But his latest post seems to be saying that psychedelics do not have any particular potential when it comes to healing, and that's a position that seems strange to me for someone with such a bio. What's more, that stance does not accord with history. As I mentioned in response, we know that Plato got his philosophy of the afterlife from the psychedelic ritual at Eleusis and that the Vedic-Hindu religion was inspired by a psychedelic plant med or fungus.

Yet, Vincent mocks me for these allusions, asking me if I am a Hindu and if I was in attendance when Plato partook of a psychedelic. Vincent wants to know why I keep harping on these cases.

The reason I bring these things up is because no one else does, Vincent. That's the problem with the Drug War. No one discusses anything but the down sides of psychoactive medicine. That's why I take issue with Vincent's posts which seem to downplay the potential of psychedelics.

They have one benefit right out of the starting gate, in that they are not addictive -- in stark contrast to the Big Pharma meds on which 1 in 4 American women are addicted for life.

I know there are hucksters in the world and that they're going to try to profit from any newly offered medicine or therapy, but let's be cynical about the hucksters, not the medicines, unless we have reason to believe that they really do not work as promised. I also realize that there are no panaceas -- and yet we can't conclude that psychedelics will not be useful for the depressed simply because modern users do not always see their depression lifted. Modern use is typically uninformed use, where folks take psychedelic like a magic pill and want to sit back and have something happen to them. That's not how the magic comes about. That's how bad trips happen.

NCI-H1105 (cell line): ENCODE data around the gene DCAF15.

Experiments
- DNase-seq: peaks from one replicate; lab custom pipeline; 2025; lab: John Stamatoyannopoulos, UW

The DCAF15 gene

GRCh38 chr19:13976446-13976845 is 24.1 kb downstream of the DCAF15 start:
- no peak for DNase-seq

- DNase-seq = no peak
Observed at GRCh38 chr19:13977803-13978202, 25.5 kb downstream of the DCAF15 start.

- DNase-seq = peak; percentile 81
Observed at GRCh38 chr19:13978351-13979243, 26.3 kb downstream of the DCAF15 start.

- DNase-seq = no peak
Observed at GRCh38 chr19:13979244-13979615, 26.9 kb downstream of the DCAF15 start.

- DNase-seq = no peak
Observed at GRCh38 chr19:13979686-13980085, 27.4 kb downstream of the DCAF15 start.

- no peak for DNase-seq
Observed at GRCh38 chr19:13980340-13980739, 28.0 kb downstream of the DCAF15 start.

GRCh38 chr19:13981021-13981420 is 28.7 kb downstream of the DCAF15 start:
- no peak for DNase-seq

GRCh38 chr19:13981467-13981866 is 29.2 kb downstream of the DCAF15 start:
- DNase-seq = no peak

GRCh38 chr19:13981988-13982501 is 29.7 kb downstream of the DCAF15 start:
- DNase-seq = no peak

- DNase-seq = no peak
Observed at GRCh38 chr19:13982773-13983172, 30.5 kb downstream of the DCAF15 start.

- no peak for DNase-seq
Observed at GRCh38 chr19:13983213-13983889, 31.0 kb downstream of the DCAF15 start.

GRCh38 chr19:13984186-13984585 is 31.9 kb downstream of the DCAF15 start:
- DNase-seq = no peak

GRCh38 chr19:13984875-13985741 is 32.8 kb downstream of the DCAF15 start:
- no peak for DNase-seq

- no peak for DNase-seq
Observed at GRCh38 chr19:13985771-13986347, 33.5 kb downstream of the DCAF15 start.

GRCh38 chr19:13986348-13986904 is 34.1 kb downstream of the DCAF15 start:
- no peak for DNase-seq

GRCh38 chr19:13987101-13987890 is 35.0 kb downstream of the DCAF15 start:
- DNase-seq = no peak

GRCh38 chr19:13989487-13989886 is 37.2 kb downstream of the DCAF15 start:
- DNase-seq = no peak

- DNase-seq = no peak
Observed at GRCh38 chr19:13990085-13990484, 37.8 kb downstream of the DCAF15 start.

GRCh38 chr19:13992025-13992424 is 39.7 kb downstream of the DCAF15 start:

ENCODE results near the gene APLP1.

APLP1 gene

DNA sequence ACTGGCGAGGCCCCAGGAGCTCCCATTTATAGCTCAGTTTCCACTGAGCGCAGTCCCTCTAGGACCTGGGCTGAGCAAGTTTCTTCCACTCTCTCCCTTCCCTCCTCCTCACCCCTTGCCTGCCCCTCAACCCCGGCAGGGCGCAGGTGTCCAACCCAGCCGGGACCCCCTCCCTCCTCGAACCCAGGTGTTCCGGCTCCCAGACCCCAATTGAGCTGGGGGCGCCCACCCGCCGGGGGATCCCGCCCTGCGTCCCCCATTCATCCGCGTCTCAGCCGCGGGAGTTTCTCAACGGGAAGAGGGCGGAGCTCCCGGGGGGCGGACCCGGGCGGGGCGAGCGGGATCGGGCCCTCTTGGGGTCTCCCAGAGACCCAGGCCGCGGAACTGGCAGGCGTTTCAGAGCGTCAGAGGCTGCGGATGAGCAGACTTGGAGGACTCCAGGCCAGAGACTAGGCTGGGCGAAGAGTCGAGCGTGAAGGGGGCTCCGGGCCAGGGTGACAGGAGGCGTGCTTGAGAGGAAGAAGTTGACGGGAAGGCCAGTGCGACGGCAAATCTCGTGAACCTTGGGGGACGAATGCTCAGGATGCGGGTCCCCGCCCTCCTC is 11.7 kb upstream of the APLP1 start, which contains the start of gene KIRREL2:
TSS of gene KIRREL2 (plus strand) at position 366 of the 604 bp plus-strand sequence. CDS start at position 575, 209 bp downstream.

I have personal experience with psychedelics that also makes me reject the cynicism that Vincent seems to have on this topic. I was delighted by the insights I received as a teenager from a psychedelic substance and it expanded my expectations about the amazing growth potential that psychoactive drugs in general could have under the right situations -- an incredibly greater value than the mind-numbing tricyclics I was taking at the time. That's why it bothers me to see claims about psychedelics being denounced -- even tho, again, I agree that hucksters will always exaggerate. Just because a flatterer says that I am 6 feet tall does not mean that I should not still insist that I am 5'6". I am under no obligation to tell folks that I'm 5'4" just because someone else exaggerates.